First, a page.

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27 Apr 2009 08:27
Twenty20 was considered a spinners’ graveyard till a skilful band of slow bowlers changed it all with bewitching shows in the ongoing Indian Premier League in South Africa.
Anil Kumble, Muttiah Muralitharan, Shane Warne, Daniel Vettori and Harbhajan Singh have proved that the shortest form of the game is not only about batsmen whacking the ball out of the park with audacious stroke-play.
Batsmen have so far struggled against quality spinners on pitches offering turn and bounce, with Indian leg-spinner Kumble and his Australian counterpart Warne setting the trend on the tournament’s opening day.
Kumble suprised himself as much as the opposition when he grabbed 5-5 off just 3,1 overs in Bangalore Royal Challengers’ win over defending champions Rajasthan Royals.
“I was quite intrigued with my performance,” said the 38-year-old Kumble, who quit international cricket last year with 619 Test and 337 one-day wickets.
“I am coming off a long break and may be retired but the moment I’m on the field, ball in hand, the feeling is the same as always.
“And in any format, a five-wicket haul makes you feel you are in the thick of things.”
Kumble has now completed a unique Indian hat-trick—best figures in a Test innings (10-74 v Pakistan in 1999), one-day internationals (6-12 v West Indies in 1993) and a Twenty20 game.
Warne retired from the game in 2007, but can still outwit batsmen with shrewd variations. He was Rajasthan Royals’ best spinner against Bangalore, finishing with 2-18.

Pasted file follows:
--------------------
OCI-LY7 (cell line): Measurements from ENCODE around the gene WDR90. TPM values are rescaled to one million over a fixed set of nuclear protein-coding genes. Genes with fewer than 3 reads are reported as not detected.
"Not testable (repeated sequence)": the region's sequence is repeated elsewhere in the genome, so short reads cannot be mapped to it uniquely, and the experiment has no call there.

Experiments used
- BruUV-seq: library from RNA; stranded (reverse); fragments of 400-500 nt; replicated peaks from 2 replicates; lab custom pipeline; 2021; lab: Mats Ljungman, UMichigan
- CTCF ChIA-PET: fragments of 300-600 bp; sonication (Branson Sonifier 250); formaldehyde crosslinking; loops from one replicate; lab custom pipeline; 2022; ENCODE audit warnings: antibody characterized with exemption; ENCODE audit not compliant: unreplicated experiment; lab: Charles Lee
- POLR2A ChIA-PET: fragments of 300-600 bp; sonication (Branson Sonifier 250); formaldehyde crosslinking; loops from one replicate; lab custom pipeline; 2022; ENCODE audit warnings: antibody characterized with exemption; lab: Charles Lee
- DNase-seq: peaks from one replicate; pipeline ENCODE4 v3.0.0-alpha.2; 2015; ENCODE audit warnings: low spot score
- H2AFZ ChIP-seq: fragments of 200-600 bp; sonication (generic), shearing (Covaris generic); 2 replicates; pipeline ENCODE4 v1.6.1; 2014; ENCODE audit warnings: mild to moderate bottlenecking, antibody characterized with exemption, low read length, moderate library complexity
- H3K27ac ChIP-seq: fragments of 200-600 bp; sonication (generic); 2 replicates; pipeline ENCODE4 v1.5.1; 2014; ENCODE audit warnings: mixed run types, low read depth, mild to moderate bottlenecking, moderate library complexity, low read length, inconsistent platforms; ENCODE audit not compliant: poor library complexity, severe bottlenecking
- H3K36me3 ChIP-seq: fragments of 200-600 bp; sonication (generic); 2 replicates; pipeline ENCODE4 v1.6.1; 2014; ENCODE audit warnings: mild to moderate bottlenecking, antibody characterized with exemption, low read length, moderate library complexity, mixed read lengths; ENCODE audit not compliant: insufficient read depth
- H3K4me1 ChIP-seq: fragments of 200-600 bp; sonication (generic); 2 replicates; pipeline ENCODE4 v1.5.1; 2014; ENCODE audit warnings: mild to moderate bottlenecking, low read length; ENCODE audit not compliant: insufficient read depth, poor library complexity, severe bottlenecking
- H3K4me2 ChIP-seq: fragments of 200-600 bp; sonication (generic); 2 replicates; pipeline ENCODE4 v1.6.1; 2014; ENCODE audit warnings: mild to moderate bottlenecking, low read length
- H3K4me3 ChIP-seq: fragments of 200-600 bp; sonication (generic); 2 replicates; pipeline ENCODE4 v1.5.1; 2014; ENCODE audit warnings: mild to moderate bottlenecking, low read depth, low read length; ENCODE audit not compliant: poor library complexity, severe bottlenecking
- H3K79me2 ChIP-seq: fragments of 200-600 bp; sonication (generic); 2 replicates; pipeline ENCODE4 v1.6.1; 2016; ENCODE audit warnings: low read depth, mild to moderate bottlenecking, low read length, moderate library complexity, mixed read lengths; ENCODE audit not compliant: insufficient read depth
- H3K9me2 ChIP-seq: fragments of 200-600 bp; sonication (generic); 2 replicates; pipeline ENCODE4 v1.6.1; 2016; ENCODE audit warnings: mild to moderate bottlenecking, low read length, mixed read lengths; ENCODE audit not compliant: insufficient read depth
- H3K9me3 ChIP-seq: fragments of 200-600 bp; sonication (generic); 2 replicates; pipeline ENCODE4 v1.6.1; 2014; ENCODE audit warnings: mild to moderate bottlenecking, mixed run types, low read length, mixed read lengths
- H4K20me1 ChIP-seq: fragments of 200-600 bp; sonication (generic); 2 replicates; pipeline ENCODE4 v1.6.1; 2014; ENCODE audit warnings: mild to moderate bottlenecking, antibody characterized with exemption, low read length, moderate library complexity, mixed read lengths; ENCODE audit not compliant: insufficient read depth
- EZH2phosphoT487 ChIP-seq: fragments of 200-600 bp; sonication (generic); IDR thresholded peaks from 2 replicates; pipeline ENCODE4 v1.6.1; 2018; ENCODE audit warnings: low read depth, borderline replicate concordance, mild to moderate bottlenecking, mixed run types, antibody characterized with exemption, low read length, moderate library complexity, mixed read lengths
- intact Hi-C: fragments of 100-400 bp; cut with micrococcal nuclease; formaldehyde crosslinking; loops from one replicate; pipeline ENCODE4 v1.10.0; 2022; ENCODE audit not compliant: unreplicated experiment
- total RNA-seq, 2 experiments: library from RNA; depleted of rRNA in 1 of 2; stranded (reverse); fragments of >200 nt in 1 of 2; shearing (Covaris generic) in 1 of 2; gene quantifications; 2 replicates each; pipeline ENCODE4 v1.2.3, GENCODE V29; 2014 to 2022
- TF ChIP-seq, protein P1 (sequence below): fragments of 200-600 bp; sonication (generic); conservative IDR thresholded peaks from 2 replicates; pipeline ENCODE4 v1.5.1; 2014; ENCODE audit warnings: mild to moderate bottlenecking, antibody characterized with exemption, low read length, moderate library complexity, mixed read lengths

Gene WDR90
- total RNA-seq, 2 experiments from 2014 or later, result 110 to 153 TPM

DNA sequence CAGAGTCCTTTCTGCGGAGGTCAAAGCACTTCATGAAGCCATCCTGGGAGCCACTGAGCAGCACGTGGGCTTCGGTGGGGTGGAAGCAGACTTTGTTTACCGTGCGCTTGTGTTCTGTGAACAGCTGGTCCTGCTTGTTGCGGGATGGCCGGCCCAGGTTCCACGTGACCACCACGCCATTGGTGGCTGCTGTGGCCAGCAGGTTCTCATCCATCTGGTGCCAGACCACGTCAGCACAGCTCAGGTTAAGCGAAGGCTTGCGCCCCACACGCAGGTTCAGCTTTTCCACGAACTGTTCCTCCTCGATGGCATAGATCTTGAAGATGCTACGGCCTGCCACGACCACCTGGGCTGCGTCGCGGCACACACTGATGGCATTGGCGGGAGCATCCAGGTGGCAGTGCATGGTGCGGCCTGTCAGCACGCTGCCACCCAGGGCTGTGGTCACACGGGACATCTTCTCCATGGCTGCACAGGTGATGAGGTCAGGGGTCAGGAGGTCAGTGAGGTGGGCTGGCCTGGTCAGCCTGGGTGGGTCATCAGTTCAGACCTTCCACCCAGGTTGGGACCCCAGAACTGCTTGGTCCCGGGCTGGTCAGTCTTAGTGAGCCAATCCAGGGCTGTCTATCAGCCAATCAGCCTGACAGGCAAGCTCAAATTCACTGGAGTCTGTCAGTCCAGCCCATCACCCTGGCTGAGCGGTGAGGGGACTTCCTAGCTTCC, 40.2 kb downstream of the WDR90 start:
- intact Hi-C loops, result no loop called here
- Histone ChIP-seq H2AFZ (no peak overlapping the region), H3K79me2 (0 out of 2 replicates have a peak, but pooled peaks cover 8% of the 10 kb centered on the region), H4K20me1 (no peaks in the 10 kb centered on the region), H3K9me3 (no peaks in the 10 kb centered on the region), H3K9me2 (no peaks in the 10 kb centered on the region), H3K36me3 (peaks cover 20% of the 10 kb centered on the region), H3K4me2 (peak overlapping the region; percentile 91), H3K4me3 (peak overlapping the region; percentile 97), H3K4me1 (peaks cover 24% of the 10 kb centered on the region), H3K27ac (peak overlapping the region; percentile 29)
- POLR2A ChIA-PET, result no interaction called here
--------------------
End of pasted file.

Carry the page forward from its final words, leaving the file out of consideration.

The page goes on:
“You really need to pinch yourself to believe that he [Warne] can still spin a web around the best of batsmen in the world,” said Indian off-spinner Harbhajan Singh.
“He retired in 2007 and now spends more time on the poker table than on cricket pitches, but give him the ball and the magic resumes.”
Harbhajan was on target in the opening game itself as he took 1-15 off three tight overs in Mumbai Indians’ win over Chennai.
“Harbhajan’s performance was the first sign that spin could be a factor in this competition,” said Sri Lankan off-spinner Muralitharan, the world’s leading wicket-taker in Tests (770) and one-day internationals (505).
“Since then we have seen Warne rip leg-breaks like the old days, Vettori turned a game for Delhi Daredevils and I had a good night against Bangalore.”
Muralitharan was named man of the match for his 3-11 effort in Chennai’s victory over Bangalore.
“The fact that we are playing on tired squares at the end of the season may also be having an impact.
Whatever the reasons, as a spinner, I’m delighted,” said Muralitharan.
New Zealand left-arm spinner Vettori took 3-15 off three overs to help Delhi beat Punjab in a rain-hit tie.
Indian left-arm spinner Pragyan Ojha has yet to establish himself at international level, but has made an impact in South Africa.
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